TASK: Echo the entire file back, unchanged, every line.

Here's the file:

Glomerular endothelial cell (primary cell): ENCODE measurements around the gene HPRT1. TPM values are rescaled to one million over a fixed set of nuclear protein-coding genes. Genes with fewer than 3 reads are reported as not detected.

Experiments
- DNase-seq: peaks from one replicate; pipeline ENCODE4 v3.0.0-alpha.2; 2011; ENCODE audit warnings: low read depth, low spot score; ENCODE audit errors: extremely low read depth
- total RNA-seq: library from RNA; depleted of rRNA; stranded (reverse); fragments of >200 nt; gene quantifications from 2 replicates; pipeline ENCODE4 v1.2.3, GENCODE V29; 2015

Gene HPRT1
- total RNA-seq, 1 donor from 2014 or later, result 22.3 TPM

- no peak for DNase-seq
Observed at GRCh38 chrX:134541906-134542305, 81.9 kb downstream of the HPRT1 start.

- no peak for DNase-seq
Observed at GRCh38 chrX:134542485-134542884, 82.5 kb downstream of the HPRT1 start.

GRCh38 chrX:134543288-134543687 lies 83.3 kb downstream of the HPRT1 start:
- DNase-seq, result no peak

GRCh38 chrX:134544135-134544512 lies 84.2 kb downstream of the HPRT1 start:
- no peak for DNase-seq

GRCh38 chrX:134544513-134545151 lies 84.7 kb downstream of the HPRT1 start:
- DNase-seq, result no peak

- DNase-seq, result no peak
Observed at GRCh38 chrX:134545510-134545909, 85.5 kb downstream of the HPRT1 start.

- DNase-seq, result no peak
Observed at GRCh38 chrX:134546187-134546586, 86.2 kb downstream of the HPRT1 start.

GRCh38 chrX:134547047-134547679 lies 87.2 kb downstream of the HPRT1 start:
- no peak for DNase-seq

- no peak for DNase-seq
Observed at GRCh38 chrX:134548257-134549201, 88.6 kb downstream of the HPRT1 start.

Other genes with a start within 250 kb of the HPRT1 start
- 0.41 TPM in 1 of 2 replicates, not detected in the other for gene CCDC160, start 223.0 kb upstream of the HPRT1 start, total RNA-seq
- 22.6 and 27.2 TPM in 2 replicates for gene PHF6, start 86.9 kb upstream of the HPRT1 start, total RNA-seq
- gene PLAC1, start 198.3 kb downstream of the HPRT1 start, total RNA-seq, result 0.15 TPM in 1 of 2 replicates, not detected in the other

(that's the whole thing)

Glomerular endothelial cell (primary cell): ENCODE measurements around the gene HPRT1. TPM values are rescaled to one million over a fixed set of nuclear protein-coding genes. Genes with fewer than 3 reads are reported as not detected.

Experiments
- DNase-seq: peaks from one replicate; pipeline ENCODE4 v3.0.0-alpha.2; 2011; ENCODE audit warnings: low read depth, low spot score; ENCODE audit errors: extremely low read depth
- total RNA-seq: library from RNA; depleted of rRNA; stranded (reverse); fragments of >200 nt; gene quantifications from 2 replicates; pipeline ENCODE4 v1.2.3, GENCODE V29; 2015

Gene HPRT1
- total RNA-seq, 1 donor from 2014 or later, result 22.3 TPM

- no peak for DNase-seq
Observed at GRCh38 chrX:134541906-134542305, 81.9 kb downstream of the HPRT1 start.

- no peak for DNase-seq
Observed at GRCh38 chrX:134542485-134542884, 82.5 kb downstream of the HPRT1 start.

GRCh38 chrX:134543288-134543687 lies 83.3 kb downstream of the HPRT1 start:
- DNase-seq, result no peak

GRCh38 chrX:134544135-134544512 lies 84.2 kb downstream of the HPRT1 start:
- no peak for DNase-seq

GRCh38 chrX:134544513-134545151 lies 84.7 kb downstream of the HPRT1 start:
- DNase-seq, result no peak

- DNase-seq, result no peak
Observed at GRCh38 chrX:134545510-134545909, 85.5 kb downstream of the HPRT1 start.

- DNase-seq, result no peak
Observed at GRCh38 chrX:134546187-134546586, 86.2 kb downstream of the HPRT1 start.

GRCh38 chrX:134547047-134547679 lies 87.2 kb downstream of the HPRT1 start:
- no peak for DNase-seq

- no peak for DNase-seq
Observed at GRCh38 chrX:134548257-134549201, 88.6 kb downstream of the HPRT1 start.

Other genes with a start within 250 kb of the HPRT1 start
- 0.41 TPM in 1 of 2 replicates, not detected in the other for gene CCDC160, start 223.0 kb upstream of the HPRT1 start, total RNA-seq
- 22.6 and 27.2 TPM in 2 replicates for gene PHF6, start 86.9 kb upstream of the HPRT1 start, total RNA-seq
- gene PLAC1, start 198.3 kb downstream of the HPRT1 start, total RNA-seq, result 0.15 TPM in 1 of 2 replicates, not detected in the other